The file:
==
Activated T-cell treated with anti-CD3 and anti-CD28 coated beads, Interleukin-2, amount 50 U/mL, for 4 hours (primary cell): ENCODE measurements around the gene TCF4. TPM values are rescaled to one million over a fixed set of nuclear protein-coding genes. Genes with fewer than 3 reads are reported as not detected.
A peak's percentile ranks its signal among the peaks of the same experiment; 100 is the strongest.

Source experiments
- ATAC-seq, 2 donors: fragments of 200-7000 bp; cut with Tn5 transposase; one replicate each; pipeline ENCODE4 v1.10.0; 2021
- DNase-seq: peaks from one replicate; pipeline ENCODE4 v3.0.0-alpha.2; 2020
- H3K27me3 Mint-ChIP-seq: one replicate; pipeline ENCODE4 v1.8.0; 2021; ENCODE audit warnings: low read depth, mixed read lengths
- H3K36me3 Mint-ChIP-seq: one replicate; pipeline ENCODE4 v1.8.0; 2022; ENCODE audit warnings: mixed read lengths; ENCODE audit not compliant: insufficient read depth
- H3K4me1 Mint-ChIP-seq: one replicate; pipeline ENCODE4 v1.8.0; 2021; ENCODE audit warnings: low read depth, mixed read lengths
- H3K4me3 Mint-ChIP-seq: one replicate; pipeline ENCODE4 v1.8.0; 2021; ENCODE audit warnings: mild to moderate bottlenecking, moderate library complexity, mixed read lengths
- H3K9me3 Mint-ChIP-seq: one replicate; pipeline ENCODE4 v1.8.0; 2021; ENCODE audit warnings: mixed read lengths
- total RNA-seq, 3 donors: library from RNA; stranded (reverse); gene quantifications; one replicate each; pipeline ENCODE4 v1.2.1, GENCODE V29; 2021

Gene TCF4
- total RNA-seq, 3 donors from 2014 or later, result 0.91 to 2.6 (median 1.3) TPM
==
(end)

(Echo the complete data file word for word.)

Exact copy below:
Activated T-cell treated with anti-CD3 and anti-CD28 coated beads, Interleukin-2, amount 50 U/mL, for 4 hours (primary cell): ENCODE measurements around the gene TCF4. TPM values are rescaled to one million over a fixed set of nuclear protein-coding genes. Genes with fewer than 3 reads are reported as not detected.
A peak's percentile ranks its signal among the peaks of the same experiment; 100 is the strongest.

Source experiments
- ATAC-seq, 2 donors: fragments of 200-7000 bp; cut with Tn5 transposase; one replicate each; pipeline ENCODE4 v1.10.0; 2021
- DNase-seq: peaks from one replicate; pipeline ENCODE4 v3.0.0-alpha.2; 2020
- H3K27me3 Mint-ChIP-seq: one replicate; pipeline ENCODE4 v1.8.0; 2021; ENCODE audit warnings: low read depth, mixed read lengths
- H3K36me3 Mint-ChIP-seq: one replicate; pipeline ENCODE4 v1.8.0; 2022; ENCODE audit warnings: mixed read lengths; ENCODE audit not compliant: insufficient read depth
- H3K4me1 Mint-ChIP-seq: one replicate; pipeline ENCODE4 v1.8.0; 2021; ENCODE audit warnings: low read depth, mixed read lengths
- H3K4me3 Mint-ChIP-seq: one replicate; pipeline ENCODE4 v1.8.0; 2021; ENCODE audit warnings: mild to moderate bottlenecking, moderate library complexity, mixed read lengths
- H3K9me3 Mint-ChIP-seq: one replicate; pipeline ENCODE4 v1.8.0; 2021; ENCODE audit warnings: mixed read lengths
- total RNA-seq, 3 donors: library from RNA; stranded (reverse); gene quantifications; one replicate each; pipeline ENCODE4 v1.2.1, GENCODE V29; 2021

Gene TCF4
- total RNA-seq, 3 donors from 2014 or later, result 0.91 to 2.6 (median 1.3) TPM